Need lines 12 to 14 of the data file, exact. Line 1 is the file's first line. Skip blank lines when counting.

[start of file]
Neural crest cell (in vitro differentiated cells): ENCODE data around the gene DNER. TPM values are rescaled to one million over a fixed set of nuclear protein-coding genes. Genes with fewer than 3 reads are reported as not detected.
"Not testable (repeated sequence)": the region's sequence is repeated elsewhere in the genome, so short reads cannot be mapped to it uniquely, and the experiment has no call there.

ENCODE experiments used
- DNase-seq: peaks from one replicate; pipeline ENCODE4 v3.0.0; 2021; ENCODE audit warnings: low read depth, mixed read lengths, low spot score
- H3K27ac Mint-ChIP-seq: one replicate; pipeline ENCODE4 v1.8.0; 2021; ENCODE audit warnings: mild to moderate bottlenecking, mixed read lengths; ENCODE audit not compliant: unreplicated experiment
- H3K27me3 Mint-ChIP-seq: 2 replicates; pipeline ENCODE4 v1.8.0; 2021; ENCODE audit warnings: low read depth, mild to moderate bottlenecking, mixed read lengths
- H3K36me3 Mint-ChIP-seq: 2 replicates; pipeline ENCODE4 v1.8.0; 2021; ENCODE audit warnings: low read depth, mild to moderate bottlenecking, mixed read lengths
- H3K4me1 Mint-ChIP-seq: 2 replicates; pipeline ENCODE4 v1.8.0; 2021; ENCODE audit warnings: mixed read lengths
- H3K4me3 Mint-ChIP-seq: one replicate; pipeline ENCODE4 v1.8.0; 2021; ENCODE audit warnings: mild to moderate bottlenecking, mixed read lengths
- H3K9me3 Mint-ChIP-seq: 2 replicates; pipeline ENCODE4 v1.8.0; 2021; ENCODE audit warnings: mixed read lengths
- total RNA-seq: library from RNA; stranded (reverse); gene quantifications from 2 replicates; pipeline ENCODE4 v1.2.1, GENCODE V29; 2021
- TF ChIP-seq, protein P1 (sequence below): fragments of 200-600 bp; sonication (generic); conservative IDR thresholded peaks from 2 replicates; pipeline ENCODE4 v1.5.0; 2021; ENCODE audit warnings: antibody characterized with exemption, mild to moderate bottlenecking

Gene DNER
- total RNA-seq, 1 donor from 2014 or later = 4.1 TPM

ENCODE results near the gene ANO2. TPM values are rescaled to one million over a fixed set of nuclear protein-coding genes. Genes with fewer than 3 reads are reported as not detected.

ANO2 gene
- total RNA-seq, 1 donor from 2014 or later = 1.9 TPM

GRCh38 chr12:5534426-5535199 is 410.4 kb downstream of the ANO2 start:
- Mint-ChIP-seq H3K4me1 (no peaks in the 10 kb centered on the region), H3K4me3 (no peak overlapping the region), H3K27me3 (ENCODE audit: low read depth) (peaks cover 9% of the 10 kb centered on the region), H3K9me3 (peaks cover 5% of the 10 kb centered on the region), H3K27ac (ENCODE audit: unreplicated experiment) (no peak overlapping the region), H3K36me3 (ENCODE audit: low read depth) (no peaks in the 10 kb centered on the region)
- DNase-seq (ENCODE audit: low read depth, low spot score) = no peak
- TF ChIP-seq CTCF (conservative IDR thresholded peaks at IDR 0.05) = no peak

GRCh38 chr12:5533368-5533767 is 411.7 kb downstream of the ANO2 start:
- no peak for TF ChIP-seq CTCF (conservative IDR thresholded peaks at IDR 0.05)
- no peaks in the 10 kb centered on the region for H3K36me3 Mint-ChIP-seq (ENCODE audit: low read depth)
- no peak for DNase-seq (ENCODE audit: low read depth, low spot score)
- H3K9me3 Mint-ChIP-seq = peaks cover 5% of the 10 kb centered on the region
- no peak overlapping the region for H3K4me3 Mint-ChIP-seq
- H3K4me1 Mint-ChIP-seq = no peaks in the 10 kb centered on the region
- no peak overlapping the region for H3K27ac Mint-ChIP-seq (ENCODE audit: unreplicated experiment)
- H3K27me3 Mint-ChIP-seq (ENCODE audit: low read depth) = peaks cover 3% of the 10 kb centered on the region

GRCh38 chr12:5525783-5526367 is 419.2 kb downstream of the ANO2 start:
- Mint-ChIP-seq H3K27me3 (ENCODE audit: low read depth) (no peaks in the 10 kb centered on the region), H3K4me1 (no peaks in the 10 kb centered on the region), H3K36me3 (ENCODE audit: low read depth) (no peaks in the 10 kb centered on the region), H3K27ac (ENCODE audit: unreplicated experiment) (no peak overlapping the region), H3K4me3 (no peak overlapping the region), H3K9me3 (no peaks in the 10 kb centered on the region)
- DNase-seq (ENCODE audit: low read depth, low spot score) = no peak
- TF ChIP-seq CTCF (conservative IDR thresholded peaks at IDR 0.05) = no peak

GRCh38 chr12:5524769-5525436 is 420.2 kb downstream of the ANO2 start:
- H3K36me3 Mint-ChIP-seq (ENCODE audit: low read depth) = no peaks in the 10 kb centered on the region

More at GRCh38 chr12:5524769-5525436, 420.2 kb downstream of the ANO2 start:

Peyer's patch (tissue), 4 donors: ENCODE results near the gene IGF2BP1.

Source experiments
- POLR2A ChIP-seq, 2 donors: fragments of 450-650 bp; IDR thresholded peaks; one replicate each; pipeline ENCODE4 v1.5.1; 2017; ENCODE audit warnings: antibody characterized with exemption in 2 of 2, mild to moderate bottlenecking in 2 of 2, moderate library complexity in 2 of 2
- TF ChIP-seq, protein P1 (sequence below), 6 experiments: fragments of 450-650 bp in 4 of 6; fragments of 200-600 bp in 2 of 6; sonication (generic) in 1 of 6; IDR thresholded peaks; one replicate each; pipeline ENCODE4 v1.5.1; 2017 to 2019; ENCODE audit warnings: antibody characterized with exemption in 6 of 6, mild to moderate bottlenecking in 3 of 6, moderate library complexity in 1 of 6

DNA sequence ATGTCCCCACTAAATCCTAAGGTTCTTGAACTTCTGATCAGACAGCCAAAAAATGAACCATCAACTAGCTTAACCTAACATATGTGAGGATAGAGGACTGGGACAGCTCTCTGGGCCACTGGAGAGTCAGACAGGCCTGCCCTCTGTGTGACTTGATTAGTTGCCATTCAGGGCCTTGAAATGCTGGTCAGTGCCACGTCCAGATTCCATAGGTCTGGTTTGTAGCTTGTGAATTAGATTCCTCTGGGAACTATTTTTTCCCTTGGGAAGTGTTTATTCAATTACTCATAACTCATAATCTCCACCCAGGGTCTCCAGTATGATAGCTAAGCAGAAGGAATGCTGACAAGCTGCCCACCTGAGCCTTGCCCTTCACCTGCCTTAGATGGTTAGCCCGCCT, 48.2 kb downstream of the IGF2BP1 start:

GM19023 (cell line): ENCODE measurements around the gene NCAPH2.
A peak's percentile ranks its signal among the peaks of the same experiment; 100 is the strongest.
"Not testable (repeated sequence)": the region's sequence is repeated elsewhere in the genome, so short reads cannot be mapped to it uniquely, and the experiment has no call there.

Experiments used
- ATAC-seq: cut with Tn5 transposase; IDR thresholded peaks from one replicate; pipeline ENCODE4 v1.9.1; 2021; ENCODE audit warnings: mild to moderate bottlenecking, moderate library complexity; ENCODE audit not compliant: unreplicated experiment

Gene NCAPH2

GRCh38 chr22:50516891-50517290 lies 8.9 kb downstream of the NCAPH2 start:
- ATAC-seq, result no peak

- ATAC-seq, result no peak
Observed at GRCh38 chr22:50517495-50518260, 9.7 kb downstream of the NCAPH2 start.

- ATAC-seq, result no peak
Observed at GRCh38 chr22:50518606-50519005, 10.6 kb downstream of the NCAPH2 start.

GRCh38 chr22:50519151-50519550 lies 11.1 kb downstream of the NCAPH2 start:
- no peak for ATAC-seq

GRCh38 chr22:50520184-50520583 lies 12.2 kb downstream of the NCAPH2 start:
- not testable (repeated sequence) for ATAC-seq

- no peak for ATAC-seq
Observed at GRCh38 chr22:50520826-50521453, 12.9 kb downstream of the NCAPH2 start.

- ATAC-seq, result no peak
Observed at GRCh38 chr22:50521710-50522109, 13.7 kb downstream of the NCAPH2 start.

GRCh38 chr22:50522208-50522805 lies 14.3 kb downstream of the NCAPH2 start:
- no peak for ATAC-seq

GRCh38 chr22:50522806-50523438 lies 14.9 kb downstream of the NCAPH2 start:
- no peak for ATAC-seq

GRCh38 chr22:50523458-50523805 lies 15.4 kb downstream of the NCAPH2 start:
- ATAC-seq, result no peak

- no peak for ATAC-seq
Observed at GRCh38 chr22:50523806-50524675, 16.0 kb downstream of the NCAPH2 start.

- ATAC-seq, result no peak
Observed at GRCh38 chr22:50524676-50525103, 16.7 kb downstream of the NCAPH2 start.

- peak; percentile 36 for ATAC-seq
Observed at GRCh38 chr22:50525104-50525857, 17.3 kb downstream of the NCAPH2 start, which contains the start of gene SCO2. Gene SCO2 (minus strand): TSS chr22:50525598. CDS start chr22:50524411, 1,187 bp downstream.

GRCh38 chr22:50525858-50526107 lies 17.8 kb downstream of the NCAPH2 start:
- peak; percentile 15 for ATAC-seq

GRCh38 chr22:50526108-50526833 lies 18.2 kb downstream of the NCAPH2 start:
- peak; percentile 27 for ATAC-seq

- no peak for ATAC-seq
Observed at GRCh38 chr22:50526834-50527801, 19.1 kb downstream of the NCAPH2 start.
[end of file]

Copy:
- TF ChIP-seq, protein P1 (sequence below): fragments of 200-600 bp; sonication (generic); conservative IDR thresholded peaks from 2 replicates; pipeline ENCODE4 v1.5.0; 2021; ENCODE audit warnings: antibody characterized with exemption, mild to moderate bottlenecking

Gene DNER
- total RNA-seq, 1 donor from 2014 or later = 4.1 TPM